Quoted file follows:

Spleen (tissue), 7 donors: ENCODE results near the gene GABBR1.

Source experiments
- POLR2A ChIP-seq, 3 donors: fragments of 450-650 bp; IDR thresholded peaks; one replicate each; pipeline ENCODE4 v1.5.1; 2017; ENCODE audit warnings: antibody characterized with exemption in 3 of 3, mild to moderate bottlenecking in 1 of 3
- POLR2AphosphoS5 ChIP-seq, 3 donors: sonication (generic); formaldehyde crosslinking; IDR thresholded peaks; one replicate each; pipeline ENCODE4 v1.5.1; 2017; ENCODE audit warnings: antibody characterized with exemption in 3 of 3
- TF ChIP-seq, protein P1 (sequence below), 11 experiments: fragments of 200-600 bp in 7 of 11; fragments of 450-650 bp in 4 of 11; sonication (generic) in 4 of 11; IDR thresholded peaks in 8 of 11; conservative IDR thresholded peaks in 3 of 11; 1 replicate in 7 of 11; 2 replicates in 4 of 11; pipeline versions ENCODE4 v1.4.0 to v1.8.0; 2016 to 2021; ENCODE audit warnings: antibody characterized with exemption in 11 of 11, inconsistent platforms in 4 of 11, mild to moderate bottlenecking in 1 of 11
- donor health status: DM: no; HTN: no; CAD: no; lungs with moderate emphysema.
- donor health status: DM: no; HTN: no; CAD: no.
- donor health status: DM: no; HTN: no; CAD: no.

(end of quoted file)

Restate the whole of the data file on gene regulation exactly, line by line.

Spleen (tissue), 7 donors: ENCODE results near the gene GABBR1.

Source experiments
- POLR2A ChIP-seq, 3 donors: fragments of 450-650 bp; IDR thresholded peaks; one replicate each; pipeline ENCODE4 v1.5.1; 2017; ENCODE audit warnings: antibody characterized with exemption in 3 of 3, mild to moderate bottlenecking in 1 of 3
- POLR2AphosphoS5 ChIP-seq, 3 donors: sonication (generic); formaldehyde crosslinking; IDR thresholded peaks; one replicate each; pipeline ENCODE4 v1.5.1; 2017; ENCODE audit warnings: antibody characterized with exemption in 3 of 3
- TF ChIP-seq, protein P1 (sequence below), 11 experiments: fragments of 200-600 bp in 7 of 11; fragments of 450-650 bp in 4 of 11; sonication (generic) in 4 of 11; IDR thresholded peaks in 8 of 11; conservative IDR thresholded peaks in 3 of 11; 1 replicate in 7 of 11; 2 replicates in 4 of 11; pipeline versions ENCODE4 v1.4.0 to v1.8.0; 2016 to 2021; ENCODE audit warnings: antibody characterized with exemption in 11 of 11, inconsistent platforms in 4 of 11, mild to moderate bottlenecking in 1 of 11
- donor health status: DM: no; HTN: no; CAD: no; lungs with moderate emphysema.
- donor health status: DM: no; HTN: no; CAD: no.
- donor health status: DM: no; HTN: no; CAD: no.